Saturday, December 21, 2013
By CLARKE CANFIELD/Associated Press
PORTLAND — Enrollment at Maine's universities has been dropping for years, but education officials say the worst is over and the student population should level off this semester following efforts to stem the decline.
John Patriquin/Staff Photographer.Thurs., Dec.1,2011. USM soph. Andrea Mondor studies in the library at the Gorham campus.
The number of students enrolled for the fall at the University of Maine System's seven campuses fell from 33,626 in 2007 to 31,108 four years later, a drop of 7.5 percent.
With students returning to classes Tuesday and Wednesday, university system officials expect this fall's enrollment and number of credit hours taken to be roughly level with last fall. The last time overall fall enrollment didn't decline was in 2004.
University officials say the falloff was primarily due to fewer part-time students, particularly those not enrolled in degree programs. Part-time student enrollment has dropped nearly 14 percent since 2007, while the number of full-time students has fallen by 3.6 percent.
Maintaining enrollment levels is critical to the state's universities, said Rosa Redonnett, chief student affairs officer for the University of Maine System.
"State support is going down, reliance on tuition is going up," Redonnett said. "You need to deliver a quality education for the people of Maine and to do so you have to have a certain level of enrollment on your campuses to sustain that."
Overall fall enrollment has fallen at six of Maine's seven university campuses in the past five years, with the largest declines coming at the Machias campus (21 percent), the Fort Kent campus (14.9 percent) and the University of Southern Maine (11 percent) in Portland and Gorham.
The system's flagship campus, in Orono, had a 6.2 percent enrollment decline. The University of Maine at Farmington was the only campus where enrollment grew, and that was by only four students.
The drop in part-time students is explained in part by the sputtering economy. Residents either don't have the money for tuition, their employers aren't offering reimbursement for classes or they're looking to other options, such as Maine's community colleges, where enrollment has soared.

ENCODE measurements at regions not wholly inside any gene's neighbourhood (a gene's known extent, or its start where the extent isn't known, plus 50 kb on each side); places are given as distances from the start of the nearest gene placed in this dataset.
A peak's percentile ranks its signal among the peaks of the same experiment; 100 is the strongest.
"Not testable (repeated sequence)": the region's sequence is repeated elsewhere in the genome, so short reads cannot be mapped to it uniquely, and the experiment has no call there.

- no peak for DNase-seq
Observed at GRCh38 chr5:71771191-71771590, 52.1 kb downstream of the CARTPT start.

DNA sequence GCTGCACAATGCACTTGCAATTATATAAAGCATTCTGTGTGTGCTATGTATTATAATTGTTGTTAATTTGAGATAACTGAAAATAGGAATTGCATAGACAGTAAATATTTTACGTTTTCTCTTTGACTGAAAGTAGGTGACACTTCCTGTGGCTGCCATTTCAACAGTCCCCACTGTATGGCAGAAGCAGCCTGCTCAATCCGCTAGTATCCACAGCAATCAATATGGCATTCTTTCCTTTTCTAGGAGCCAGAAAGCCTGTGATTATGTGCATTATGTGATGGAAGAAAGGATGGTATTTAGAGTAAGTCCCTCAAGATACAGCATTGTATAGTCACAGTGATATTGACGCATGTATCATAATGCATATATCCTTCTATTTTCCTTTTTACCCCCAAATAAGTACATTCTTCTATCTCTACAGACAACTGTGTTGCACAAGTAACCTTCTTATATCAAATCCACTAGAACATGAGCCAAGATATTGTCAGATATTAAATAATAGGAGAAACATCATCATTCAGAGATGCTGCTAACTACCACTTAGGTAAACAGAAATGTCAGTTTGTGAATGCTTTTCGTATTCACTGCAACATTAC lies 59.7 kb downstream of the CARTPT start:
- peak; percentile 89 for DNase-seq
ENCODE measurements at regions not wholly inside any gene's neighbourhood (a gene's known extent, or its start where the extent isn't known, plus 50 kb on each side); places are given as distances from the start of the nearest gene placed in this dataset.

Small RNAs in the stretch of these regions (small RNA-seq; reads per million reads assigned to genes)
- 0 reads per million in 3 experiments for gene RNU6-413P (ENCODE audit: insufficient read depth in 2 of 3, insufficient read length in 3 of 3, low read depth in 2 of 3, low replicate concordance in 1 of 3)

From 2007 to 2011, enrollment increased from 13,845 to 18,547 — a 34 percent jump — at the seven community college campuses.
At the university system, officials are well aware of the decline and in 2009 began developing a plan to better attract, retain and graduate students, said Redonnett.
The two primary thrusts were to streamline credit transfers among campuses and among the universities and the community colleges, and to target non-traditional older students to draw them back to school, Redonnett said. There are 160,000-200,000 people in Maine who have some college education but not degrees, she said.
On a smaller scale, the system is boosting its online education offerings and beefing up recruitment of international students.
Each university has also developed a campus-specific enrollment strategy to bolster student numbers.
The University of Southern Maine, for instance, has been aggressively using email campaigns, digital online ads and online college fairs, in addition to traditional TV and print media, to target prospective students, said spokesman Bob Caswell.
The school has also pumped more money into financial aid and lowered some room and board rates to draw students.
University of Maine System trustees in May approved a tuition freeze — the first one in 25 years — for in-state undergraduate students. On top of that, USM took the additional step of freezing tuition for out-of-state undergraduate students and for all graduate students, both in-state and out-of-state.
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